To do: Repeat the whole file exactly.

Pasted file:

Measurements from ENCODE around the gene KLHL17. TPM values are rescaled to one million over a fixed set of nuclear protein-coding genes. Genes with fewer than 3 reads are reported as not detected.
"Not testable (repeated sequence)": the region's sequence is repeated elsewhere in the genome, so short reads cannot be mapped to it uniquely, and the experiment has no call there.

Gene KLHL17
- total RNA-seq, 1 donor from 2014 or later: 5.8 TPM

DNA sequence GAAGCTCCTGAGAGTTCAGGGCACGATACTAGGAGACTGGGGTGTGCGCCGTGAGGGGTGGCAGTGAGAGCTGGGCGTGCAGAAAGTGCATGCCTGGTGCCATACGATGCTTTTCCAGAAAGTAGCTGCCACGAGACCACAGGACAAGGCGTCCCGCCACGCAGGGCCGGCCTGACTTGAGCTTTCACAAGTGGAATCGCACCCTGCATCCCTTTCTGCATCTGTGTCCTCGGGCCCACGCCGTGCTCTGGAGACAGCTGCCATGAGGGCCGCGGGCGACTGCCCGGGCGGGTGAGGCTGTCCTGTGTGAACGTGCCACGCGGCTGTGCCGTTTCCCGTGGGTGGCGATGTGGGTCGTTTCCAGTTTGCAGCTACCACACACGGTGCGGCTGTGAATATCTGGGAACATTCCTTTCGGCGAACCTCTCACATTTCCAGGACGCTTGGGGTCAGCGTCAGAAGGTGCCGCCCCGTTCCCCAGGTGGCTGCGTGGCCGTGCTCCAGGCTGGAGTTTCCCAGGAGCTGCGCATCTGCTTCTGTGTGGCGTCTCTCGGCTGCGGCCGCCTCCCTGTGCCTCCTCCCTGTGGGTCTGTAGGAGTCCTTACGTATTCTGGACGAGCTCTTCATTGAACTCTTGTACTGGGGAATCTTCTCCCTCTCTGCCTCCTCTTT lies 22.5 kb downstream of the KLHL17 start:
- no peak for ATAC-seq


Measurements from ENCODE around the gene KLHL17. TPM values are rescaled to one million over a fixed set of nuclear protein-coding genes. Genes with fewer than 3 reads are reported as not detected.
"Not testable (repeated sequence)": the region's sequence is repeated elsewhere in the genome, so short reads cannot be mapped to it uniquely, and the experiment has no call there.

Gene KLHL17
- total RNA-seq, 1 donor from 2014 or later: 5.8 TPM

DNA sequence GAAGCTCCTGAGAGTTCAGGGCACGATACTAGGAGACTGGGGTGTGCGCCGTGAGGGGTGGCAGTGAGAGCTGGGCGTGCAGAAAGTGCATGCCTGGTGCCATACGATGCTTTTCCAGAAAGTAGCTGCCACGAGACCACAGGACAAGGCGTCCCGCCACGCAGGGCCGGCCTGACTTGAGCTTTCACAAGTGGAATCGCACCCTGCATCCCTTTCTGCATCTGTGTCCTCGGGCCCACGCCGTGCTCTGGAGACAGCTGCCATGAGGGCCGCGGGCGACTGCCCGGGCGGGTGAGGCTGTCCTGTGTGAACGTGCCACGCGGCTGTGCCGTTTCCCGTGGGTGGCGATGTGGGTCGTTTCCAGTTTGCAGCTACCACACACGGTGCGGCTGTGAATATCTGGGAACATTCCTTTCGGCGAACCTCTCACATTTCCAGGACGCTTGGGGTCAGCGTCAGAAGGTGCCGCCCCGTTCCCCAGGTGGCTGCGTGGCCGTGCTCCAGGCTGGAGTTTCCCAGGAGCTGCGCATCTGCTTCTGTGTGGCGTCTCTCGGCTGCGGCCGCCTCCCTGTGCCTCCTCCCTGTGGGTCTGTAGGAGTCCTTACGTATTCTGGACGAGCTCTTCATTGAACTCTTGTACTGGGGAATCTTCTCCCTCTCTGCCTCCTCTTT lies 22.5 kb downstream of the KLHL17 start:
- no peak for ATAC-seq